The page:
Small business owner optimism moderated last month, according to an updated report from the National Federation of Independent Business (NFIB). Specifically, the headline confidence index fell to 101.4 in November, a slightly larger pullback than analysts anticipated but still well off of the lockdown low hit in April (90.9) and comfortably above the historical average of the past half a century (98.0). Six of the ten main components that make up the sentiment gauge deteriorated in November, including a plunge in reported expectations for the economy to improve. This is likely a reflection of owners’ disappointment with the election outcome along with concerns regarding the winter wave of the coronavirus. Evidence of the latter is found in the sharp decline in reported plans to increase inventories as well as the weaker outlook for near-term earnings trends, which together suggest a concern that the latest pandemic-related activity restrictions and even voluntary efforts by some consumers to stay at home will drag on holiday sales. Such uncertainty, though, has not yet appeared to materially affect small business job creation because reported hiring plans actually picked up in November, as did total job openings.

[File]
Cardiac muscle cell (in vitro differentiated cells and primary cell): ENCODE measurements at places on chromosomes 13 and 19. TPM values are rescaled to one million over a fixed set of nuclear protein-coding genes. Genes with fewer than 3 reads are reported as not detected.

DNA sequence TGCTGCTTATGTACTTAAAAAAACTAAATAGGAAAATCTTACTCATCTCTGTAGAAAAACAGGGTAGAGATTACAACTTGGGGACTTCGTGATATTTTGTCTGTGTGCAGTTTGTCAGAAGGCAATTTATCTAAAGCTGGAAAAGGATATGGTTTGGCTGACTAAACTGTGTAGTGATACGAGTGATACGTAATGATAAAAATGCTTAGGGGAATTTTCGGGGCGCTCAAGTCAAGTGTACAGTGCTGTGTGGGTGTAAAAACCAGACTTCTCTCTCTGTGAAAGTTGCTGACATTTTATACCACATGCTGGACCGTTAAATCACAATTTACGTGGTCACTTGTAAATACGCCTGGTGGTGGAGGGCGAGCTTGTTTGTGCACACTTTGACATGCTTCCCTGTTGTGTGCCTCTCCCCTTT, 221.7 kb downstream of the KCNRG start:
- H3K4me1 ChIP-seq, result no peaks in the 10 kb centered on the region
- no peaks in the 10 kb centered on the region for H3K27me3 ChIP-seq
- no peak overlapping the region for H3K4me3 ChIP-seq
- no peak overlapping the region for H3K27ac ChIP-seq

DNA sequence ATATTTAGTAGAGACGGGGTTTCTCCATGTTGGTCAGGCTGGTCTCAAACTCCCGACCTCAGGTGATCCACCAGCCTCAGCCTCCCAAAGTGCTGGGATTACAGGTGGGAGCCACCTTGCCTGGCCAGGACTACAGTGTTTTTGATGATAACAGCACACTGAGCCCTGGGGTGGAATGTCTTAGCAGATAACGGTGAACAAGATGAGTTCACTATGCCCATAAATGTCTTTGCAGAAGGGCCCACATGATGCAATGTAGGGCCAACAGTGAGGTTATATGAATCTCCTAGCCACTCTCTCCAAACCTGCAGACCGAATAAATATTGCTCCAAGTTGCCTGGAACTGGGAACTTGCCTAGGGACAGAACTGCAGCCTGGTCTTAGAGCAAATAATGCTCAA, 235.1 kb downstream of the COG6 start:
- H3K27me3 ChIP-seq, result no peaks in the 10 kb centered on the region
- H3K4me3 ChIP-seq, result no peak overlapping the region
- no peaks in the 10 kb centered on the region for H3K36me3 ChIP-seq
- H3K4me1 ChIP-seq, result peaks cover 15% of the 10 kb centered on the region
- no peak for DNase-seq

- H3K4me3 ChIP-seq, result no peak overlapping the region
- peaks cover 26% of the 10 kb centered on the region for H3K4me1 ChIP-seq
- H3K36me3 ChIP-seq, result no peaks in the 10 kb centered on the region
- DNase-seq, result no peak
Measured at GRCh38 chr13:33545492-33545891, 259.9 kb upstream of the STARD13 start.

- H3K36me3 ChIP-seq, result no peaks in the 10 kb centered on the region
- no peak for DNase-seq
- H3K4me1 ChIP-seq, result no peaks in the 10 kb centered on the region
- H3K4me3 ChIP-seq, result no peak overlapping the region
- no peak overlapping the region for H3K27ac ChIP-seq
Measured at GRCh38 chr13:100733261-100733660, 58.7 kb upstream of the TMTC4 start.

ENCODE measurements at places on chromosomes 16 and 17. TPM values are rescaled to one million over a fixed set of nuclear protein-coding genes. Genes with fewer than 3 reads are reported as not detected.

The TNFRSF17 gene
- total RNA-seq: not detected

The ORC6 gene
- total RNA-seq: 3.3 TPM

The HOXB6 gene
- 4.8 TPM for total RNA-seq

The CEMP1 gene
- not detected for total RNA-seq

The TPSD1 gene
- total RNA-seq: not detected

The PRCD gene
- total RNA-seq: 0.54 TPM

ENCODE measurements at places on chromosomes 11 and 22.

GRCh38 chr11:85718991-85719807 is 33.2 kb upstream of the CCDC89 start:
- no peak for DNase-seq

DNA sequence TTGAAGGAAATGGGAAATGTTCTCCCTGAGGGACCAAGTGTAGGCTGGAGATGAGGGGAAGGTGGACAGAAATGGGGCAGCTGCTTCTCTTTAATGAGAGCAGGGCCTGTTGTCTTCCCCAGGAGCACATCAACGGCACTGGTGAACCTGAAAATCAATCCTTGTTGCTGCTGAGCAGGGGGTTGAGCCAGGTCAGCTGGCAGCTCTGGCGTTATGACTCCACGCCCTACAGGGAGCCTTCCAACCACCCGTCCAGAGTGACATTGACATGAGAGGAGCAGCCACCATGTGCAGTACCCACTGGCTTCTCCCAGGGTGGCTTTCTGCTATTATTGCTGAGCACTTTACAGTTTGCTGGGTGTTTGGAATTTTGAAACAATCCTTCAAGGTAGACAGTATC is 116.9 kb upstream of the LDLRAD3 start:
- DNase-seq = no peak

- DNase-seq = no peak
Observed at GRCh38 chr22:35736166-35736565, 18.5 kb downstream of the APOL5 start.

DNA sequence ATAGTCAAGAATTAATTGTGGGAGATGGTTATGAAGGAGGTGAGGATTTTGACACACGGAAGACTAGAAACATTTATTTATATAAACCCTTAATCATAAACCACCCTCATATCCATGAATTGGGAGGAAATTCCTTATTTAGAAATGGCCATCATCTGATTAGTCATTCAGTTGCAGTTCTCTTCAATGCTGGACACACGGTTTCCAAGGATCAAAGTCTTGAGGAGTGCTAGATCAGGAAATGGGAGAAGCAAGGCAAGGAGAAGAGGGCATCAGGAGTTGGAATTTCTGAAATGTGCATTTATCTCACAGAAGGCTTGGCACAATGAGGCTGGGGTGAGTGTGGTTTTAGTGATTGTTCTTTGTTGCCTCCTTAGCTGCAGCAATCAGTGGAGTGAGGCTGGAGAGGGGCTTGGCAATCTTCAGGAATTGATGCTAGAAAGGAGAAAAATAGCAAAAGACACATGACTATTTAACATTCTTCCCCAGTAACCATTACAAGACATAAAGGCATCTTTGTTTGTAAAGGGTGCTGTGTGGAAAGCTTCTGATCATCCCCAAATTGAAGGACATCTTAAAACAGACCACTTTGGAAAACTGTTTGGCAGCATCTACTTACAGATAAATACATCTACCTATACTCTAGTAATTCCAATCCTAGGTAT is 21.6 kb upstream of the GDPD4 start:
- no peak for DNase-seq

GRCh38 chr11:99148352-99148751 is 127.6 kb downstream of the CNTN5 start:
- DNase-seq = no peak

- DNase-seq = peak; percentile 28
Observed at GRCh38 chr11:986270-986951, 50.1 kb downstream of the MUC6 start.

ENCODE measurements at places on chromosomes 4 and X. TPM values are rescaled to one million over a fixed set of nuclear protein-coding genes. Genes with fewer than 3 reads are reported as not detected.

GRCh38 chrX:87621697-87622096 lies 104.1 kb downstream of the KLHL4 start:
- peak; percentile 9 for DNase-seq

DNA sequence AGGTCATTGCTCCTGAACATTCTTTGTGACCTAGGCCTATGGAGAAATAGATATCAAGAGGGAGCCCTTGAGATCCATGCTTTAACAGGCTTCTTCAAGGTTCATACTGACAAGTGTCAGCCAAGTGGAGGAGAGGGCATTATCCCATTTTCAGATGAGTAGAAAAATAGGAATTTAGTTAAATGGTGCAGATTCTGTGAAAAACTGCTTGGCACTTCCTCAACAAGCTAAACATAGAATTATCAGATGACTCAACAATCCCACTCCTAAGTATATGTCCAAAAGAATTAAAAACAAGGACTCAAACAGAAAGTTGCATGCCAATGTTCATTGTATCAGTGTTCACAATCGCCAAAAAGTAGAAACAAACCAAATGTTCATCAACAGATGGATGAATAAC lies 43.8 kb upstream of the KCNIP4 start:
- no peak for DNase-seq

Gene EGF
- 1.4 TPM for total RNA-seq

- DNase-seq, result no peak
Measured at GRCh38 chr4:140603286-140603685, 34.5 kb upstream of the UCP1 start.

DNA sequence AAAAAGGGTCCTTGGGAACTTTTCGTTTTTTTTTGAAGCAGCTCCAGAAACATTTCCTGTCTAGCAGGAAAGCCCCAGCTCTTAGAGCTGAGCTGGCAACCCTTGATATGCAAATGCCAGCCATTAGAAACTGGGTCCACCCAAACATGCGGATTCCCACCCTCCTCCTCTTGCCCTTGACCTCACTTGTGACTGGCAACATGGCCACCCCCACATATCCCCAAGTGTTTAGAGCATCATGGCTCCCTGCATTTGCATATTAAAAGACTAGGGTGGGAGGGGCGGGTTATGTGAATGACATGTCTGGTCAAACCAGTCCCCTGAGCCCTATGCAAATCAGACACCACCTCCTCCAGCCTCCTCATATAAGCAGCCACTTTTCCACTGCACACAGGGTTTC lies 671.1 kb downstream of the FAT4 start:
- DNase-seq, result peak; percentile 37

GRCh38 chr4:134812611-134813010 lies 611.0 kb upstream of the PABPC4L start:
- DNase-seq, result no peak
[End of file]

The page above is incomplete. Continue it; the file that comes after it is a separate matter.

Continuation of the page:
This should not be too surprising following last week’s employment data deluge that showed us how smaller businesses were responsible for the bulk of the payrolls growth in November. A larger share of surveyed owners also reported that they had raised worker compensation recently, and the highest proportion of 2020 expressed plans for further pay raises in the coming months. Such actions are expected with roughly half of owners continuing to complain about their being “few or no” qualified applicants for the positions they are trying to fill even as the national rate of unemployment remains historically elevated, highlighting just how different this economic downturn is from past recessions. Moreover, the virus remains the key obstacle in the way of a swift economic recovery but good news appears on the horizon with the coming rollout of several vaccines. This will be a critical development for the countless small businesses that are still being forced to shut down or at least severely limit their operations even as many large companies are able to stay open and even thrive in the current environment. The NFIB report’s authors added that “COVID-19 policies have targeted business activity that disproportionately affect small firms. Amazon has not had to close, but restaurants, gyms, small retailers, etc. have had to close for some periods or operate under heavy traffic restrictions. This has been the major source of increased unemployment. Solving this problem will require getting our small business sector back in operation. Amazon is doing just fine. The arrival of effective vaccines will make this far easier to accomplish as would the use of more sensible government policies than those currently used to manage the small business sector.”
Sources: Econoday, NFIB